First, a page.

Juvenile Offenders that Work Long Hours and Skip School More Likely to Engage in Antisocial Behavior

A new study published in the journal Child Development finds that adolescents that eschew school for employment are more likely to be associated with antisocial behaviors than peers that either work less hours or focus solely on schooling. Researchers, over a five year window, examined the relationship between work hours and school attendance in a sample of almost 1,300 juvenile offenders. The study, conducted by researchers from Temple University, the University of Pittsburgh and the University of California, Irvine states that teens that work long hours while simultaneously attending high school classes were more likely to engage in antisocial behavior than classmates that had less work hours or did not work at all. In particular, researchers noted an apparent connection between high-intensity employment – categorized as more than 20 hours per week—and greater likelihoods of teens fostering antisocial behavior, such as bullying and vandalism. Teens that attended school regularly, without working, were found to demonstrate the least amount of antisocial behavior, while teens that worked long hours and did not attend classes regularly were found to be the likeliest adolescents to engage in antisocial activities.

Success in Juvenile Justice Diversions May Influence Treatment of Adult Offenders in Florida

In October, officials in one Florida community announced that its local police force would now have the ability to issue civil citations in lieu of formal arrests for certain crimes. The Leon County, Fla., measure targeting a largely adult-offender base takes many cues from the state’s juvenile justice system, which has seen vast improvements to juvenile crime rates due to lock-up alternatives. According to the News Service of Florida  proponents of a statewide movement issue more citations to and arrest fewer adult offenders – if the individual has committed a non-violent crime and has no previous arrest record — claim that such a policy would save the state tens of millions of dollars in annual incarceration expenses. Tentative plans would require adult offenders in Leon County – which contains the state capital of Tallahassee – to undergo an assessment within three days of a citation, in addition to performing community service or receiving substance abuse treatment if it may have been a contributing factor to the crime. Leon County officials began issuing civil citations for non-violent juvenile offenders in 1995.

Juvenile Offenders in Limbo under Outdated State Laws

More than two years after U.S. Supreme Court decisions started throwing out mandatory death and life sentences for minors, judges in Washington, Illinois and dozens of other states still lack guidance on what to do with juveniles past and present convicted of murder and some other serious felonies. “Courts are uncomfortable in trying to figure out what ‘life’ means in terms of years,” said Kimberly Ambrose, senior law lecturer at the University of Washington School of Law. She represented Guadalupe Solis-Diaz at the state’s Court of Appeals, arguing against a 92-year sentence he’s serving for six counts of first-degree assault and other charges for his role in a drive-by shooting. The then 16-year-old Solis-Diaz fired into a crowd in Centralia, Wash., in 2007, though did not injure his target or anyone else. It’s not clear in Washington if those 92 years are equivalent to what the U.S. Supreme Court calls “life” sentences.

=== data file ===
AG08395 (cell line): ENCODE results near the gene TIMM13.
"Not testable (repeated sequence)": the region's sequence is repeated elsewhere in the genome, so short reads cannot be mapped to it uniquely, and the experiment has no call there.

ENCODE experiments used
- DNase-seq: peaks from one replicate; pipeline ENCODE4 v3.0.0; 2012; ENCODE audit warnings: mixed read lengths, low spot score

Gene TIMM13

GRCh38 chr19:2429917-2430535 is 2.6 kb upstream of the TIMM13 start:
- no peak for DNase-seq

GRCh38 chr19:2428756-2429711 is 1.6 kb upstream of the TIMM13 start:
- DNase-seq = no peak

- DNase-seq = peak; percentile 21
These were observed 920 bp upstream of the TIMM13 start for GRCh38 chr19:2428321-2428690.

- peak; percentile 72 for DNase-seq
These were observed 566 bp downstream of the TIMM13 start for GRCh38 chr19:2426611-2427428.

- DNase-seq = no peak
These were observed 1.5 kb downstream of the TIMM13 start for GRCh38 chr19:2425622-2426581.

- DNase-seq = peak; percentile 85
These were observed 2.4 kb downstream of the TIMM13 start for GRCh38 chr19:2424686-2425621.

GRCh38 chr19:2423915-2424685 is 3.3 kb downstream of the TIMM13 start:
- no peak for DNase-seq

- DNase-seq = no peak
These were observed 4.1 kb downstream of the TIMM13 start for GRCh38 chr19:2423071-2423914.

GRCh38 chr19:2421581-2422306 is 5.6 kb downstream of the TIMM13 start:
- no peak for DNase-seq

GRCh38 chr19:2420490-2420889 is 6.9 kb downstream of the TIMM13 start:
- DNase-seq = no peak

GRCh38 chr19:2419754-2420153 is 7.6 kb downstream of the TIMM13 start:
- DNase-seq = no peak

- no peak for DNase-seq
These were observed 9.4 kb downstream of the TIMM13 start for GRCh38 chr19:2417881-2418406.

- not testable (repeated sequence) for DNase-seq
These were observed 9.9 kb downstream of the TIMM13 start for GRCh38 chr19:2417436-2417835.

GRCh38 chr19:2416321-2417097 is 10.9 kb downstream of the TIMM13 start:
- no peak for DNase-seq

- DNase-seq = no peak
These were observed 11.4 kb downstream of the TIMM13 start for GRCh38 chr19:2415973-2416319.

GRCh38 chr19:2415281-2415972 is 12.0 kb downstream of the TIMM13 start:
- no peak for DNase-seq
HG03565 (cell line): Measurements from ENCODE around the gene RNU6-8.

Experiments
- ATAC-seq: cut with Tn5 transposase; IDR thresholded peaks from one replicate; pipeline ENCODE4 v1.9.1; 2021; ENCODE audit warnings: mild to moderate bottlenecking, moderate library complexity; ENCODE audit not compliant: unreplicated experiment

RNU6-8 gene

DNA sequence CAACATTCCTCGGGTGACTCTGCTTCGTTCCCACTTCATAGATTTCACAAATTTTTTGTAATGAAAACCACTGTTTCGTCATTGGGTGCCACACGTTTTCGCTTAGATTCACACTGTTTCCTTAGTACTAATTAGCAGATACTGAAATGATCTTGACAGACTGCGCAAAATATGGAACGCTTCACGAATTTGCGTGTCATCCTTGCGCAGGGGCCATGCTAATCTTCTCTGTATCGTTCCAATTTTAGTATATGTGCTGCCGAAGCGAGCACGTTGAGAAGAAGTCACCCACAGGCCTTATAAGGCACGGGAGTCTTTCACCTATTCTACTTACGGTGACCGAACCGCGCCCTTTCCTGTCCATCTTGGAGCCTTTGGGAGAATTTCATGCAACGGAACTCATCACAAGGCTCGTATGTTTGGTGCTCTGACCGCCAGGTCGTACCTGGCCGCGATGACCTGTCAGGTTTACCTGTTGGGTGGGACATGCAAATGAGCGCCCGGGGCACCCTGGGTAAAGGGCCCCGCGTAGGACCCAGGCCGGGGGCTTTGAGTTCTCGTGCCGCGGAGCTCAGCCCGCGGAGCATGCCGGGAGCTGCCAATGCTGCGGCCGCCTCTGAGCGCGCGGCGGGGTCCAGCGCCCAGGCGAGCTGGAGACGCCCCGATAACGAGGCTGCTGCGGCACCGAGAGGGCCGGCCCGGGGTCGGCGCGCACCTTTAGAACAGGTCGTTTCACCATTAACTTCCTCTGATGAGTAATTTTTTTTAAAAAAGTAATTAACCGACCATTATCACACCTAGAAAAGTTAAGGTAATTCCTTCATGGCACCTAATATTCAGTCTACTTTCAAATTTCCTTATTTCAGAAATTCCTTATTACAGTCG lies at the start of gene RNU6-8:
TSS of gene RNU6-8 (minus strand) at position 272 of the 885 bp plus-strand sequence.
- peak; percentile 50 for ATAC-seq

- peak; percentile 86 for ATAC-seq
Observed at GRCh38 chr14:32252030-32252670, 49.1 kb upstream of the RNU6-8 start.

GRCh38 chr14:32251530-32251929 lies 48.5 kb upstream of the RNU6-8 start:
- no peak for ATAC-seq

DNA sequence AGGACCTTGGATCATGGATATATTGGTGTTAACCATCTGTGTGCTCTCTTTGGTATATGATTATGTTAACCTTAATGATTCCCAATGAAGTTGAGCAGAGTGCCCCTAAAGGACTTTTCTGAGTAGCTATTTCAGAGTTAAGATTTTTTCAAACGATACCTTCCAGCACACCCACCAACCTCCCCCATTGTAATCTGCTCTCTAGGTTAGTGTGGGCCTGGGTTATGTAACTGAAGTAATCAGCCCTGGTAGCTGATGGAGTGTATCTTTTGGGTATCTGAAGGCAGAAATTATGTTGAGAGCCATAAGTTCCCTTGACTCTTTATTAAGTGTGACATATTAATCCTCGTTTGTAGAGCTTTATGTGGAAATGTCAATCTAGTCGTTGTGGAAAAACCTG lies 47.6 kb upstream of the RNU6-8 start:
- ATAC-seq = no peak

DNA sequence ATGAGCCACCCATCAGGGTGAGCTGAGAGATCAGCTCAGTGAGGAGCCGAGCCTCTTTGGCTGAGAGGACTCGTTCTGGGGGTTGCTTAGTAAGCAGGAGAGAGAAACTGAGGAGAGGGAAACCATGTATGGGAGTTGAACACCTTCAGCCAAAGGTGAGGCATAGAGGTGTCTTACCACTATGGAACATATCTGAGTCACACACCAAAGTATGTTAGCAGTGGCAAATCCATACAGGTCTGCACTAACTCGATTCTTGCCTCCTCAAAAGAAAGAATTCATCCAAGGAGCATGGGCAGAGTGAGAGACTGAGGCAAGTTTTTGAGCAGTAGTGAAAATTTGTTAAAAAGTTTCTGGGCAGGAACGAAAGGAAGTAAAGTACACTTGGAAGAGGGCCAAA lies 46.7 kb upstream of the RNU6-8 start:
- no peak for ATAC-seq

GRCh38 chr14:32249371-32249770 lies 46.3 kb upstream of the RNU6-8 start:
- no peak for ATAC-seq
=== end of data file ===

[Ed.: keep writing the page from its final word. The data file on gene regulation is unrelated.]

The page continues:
Mississippi Joins 38 Other States, Raises Juvenile Age to Eighteen

An amended law that took effect July 1 made Mississippi the latest state to rethink how youth under the age of 18 are handled in criminal court. The new measure prevents most 17-year-old misdemeanor and nonviolent felony offenders from being tried as adults. Certain felonies including rape, murder and armed robbery may still warrant charges in the adult court system. Two other states, Connecticut and Illinois, passed similar reforms earlier this year bringing the national total to 39 states that view juveniles as any individual below the age of 18, according to a report issued last week by the Campaign for Youth Justice. “This is a good news report.” Liz Ryan, director of the Campaign for Youth Justice, — a Washington, D.C.-based non-profit focused on the issue — told USA Today.

Boys of Color in Harm's Way

“Negative health outcomes for African-American and Latino boys and young men are a result of growing up in neighborhoods of concentrated disadvantage, places that are more likely to put boys and young men directly in harm’s way and reinforce harmful behavior.” That’s the key finding from the report entitled: “Healthy Communities Matter: The Importance of Place to the Health of Boys of Color.” The report, which is filled with facts and figures and underwritten by The California Endowment, finds:

When it comes to health and other outcomes, the odds for boys and men of color are more than two times worse than they are for white boys and men in California. African-American and Latino children are 3.5 times more likely to grow up in poverty than their white counterparts. In fact, nearly half of the nation’s African-American and Latino fourth graders attend schools that are characterized by extreme poverty.

House Passes Time-Served Bill for Juvenile Offenders

Children who are locked up in detention centers while waiting for court dates may get credit for time served under a bill that has passed in the Georgia House.  HB 1144 would require the state to treat juvenile offenders the same way it treats adults. Sponsors call it a “fairness issue as well as a budget issue”.  If it passes in the Senate, the plan will free up beds in the juvenile justice system, and allow the state to cut some costs. AJC.com
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